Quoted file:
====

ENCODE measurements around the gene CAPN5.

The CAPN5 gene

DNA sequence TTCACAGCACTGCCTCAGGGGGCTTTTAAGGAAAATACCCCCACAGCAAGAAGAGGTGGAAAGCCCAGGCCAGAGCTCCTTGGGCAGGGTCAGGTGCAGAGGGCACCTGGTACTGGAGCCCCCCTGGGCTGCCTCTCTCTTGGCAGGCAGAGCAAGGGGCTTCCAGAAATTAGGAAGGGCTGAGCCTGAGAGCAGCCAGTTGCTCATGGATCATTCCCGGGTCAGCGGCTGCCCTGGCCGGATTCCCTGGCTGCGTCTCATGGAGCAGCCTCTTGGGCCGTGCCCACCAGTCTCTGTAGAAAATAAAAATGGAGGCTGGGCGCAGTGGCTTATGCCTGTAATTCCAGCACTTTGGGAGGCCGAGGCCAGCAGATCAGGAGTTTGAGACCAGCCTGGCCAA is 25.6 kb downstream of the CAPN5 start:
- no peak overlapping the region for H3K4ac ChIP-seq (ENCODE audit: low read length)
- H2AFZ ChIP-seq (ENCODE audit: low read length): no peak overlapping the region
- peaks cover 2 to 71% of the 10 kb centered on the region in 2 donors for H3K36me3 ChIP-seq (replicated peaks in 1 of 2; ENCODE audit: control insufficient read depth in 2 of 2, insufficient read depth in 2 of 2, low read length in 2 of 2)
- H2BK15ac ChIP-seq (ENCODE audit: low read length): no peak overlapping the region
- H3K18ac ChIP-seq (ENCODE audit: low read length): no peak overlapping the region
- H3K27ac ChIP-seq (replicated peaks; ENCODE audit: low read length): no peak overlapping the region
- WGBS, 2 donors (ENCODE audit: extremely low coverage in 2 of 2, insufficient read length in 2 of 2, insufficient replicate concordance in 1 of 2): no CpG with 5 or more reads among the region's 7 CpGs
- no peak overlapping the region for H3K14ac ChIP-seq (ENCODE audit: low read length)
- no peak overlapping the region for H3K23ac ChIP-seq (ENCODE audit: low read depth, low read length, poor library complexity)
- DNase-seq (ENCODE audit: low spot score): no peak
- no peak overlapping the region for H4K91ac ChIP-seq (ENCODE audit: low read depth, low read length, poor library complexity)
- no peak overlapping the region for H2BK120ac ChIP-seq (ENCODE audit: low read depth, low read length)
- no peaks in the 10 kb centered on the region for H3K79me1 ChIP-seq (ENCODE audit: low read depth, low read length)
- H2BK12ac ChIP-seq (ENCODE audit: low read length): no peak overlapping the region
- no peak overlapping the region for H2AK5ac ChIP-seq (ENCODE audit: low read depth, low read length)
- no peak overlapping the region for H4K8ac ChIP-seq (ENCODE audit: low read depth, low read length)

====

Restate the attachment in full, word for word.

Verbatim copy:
ENCODE measurements around the gene CAPN5.

The CAPN5 gene

DNA sequence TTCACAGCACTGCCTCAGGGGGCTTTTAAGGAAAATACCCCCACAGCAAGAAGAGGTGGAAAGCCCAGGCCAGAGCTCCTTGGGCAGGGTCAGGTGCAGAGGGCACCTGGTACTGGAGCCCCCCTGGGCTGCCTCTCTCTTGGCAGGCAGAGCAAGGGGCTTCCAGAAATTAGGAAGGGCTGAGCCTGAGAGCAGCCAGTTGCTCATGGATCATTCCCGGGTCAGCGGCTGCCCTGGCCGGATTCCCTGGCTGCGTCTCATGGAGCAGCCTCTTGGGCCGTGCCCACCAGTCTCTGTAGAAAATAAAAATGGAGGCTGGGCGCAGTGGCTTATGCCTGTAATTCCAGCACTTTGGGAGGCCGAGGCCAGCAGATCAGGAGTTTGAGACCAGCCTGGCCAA is 25.6 kb downstream of the CAPN5 start:
- no peak overlapping the region for H3K4ac ChIP-seq (ENCODE audit: low read length)
- H2AFZ ChIP-seq (ENCODE audit: low read length): no peak overlapping the region
- peaks cover 2 to 71% of the 10 kb centered on the region in 2 donors for H3K36me3 ChIP-seq (replicated peaks in 1 of 2; ENCODE audit: control insufficient read depth in 2 of 2, insufficient read depth in 2 of 2, low read length in 2 of 2)
- H2BK15ac ChIP-seq (ENCODE audit: low read length): no peak overlapping the region
- H3K18ac ChIP-seq (ENCODE audit: low read length): no peak overlapping the region
- H3K27ac ChIP-seq (replicated peaks; ENCODE audit: low read length): no peak overlapping the region
- WGBS, 2 donors (ENCODE audit: extremely low coverage in 2 of 2, insufficient read length in 2 of 2, insufficient replicate concordance in 1 of 2): no CpG with 5 or more reads among the region's 7 CpGs
- no peak overlapping the region for H3K14ac ChIP-seq (ENCODE audit: low read length)
- no peak overlapping the region for H3K23ac ChIP-seq (ENCODE audit: low read depth, low read length, poor library complexity)
- DNase-seq (ENCODE audit: low spot score): no peak
- no peak overlapping the region for H4K91ac ChIP-seq (ENCODE audit: low read depth, low read length, poor library complexity)
- no peak overlapping the region for H2BK120ac ChIP-seq (ENCODE audit: low read depth, low read length)
- no peaks in the 10 kb centered on the region for H3K79me1 ChIP-seq (ENCODE audit: low read depth, low read length)
- H2BK12ac ChIP-seq (ENCODE audit: low read length): no peak overlapping the region
- no peak overlapping the region for H2AK5ac ChIP-seq (ENCODE audit: low read depth, low read length)
- no peak overlapping the region for H4K8ac ChIP-seq (ENCODE audit: low read depth, low read length)